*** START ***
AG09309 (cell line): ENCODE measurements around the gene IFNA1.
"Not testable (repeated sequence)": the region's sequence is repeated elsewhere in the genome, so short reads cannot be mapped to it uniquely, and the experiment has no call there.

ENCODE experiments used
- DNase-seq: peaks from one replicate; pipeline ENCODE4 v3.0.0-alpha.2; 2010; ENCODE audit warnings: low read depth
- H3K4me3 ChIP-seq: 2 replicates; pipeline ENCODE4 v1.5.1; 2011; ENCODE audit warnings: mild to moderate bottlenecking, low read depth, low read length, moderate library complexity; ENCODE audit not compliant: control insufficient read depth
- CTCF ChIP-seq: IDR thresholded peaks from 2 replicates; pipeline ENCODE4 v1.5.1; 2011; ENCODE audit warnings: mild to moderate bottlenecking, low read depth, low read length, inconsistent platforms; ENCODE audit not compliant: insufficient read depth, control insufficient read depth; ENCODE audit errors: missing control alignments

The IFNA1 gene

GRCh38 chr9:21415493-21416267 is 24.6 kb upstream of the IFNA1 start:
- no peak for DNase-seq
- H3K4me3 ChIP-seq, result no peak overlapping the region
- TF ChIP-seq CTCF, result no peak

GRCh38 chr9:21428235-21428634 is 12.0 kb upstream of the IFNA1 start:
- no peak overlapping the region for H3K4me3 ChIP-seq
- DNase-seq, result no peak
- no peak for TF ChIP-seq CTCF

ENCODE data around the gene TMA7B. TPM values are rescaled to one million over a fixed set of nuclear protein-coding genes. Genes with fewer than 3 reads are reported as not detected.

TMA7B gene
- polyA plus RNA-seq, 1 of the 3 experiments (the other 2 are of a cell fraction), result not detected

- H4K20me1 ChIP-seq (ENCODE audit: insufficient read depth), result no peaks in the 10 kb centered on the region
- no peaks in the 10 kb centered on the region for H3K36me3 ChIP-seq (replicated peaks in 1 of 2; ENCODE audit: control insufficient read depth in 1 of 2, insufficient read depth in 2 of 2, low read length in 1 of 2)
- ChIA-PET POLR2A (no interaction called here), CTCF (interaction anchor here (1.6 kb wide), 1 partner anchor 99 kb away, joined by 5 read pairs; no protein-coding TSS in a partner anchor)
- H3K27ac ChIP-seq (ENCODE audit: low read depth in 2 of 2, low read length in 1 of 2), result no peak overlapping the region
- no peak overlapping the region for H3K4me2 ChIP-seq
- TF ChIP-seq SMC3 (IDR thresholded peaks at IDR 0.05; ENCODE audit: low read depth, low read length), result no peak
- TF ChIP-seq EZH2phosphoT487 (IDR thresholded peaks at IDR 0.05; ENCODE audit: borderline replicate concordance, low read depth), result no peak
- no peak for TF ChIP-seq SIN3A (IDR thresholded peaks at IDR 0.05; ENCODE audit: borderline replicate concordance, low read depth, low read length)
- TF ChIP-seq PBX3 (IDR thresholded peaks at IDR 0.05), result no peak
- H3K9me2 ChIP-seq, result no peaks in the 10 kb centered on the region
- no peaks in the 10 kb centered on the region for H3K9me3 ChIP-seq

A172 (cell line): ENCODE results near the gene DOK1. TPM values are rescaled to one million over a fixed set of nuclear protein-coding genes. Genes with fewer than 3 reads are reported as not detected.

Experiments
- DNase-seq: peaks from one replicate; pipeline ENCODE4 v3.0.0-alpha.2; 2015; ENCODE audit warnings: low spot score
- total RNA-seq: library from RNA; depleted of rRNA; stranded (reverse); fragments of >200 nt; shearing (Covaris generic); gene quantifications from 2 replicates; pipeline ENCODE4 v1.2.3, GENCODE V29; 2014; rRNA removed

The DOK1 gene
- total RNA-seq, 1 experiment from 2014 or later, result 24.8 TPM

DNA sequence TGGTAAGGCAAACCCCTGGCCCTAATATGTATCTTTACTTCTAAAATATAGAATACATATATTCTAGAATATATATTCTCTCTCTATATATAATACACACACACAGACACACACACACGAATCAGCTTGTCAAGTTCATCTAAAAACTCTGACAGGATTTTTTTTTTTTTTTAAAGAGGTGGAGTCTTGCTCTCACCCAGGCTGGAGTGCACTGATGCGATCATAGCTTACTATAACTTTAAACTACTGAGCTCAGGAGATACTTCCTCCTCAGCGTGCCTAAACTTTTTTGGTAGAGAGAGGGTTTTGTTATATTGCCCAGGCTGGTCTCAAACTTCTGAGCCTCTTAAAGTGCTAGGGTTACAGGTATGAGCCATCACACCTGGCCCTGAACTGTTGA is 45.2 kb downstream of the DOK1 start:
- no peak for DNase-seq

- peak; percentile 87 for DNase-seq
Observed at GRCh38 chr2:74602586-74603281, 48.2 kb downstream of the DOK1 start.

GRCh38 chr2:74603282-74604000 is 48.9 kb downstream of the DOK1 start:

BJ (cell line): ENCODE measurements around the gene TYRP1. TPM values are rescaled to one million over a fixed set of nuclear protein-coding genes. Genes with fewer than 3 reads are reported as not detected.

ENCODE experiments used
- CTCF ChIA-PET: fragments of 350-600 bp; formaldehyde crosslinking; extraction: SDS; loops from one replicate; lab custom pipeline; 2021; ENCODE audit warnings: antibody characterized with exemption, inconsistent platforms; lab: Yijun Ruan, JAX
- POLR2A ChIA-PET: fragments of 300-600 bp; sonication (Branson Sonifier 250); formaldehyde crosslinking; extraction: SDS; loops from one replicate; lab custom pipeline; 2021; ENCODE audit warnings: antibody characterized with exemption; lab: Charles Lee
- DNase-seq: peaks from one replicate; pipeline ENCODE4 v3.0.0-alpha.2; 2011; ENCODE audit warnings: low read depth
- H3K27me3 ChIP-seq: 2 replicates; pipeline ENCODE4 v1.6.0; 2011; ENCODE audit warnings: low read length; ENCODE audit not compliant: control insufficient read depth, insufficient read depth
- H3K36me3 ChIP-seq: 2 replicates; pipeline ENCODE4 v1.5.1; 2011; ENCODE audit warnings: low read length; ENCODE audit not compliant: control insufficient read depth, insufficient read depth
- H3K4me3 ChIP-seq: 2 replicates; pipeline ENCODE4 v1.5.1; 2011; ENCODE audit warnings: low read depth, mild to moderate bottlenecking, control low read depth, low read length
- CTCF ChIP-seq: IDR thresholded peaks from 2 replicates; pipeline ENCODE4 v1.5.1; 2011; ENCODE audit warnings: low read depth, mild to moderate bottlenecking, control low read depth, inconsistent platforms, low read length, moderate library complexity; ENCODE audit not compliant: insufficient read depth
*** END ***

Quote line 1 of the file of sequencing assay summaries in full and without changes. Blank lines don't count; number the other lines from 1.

AG09309 (cell line): ENCODE measurements around the gene IFNA1.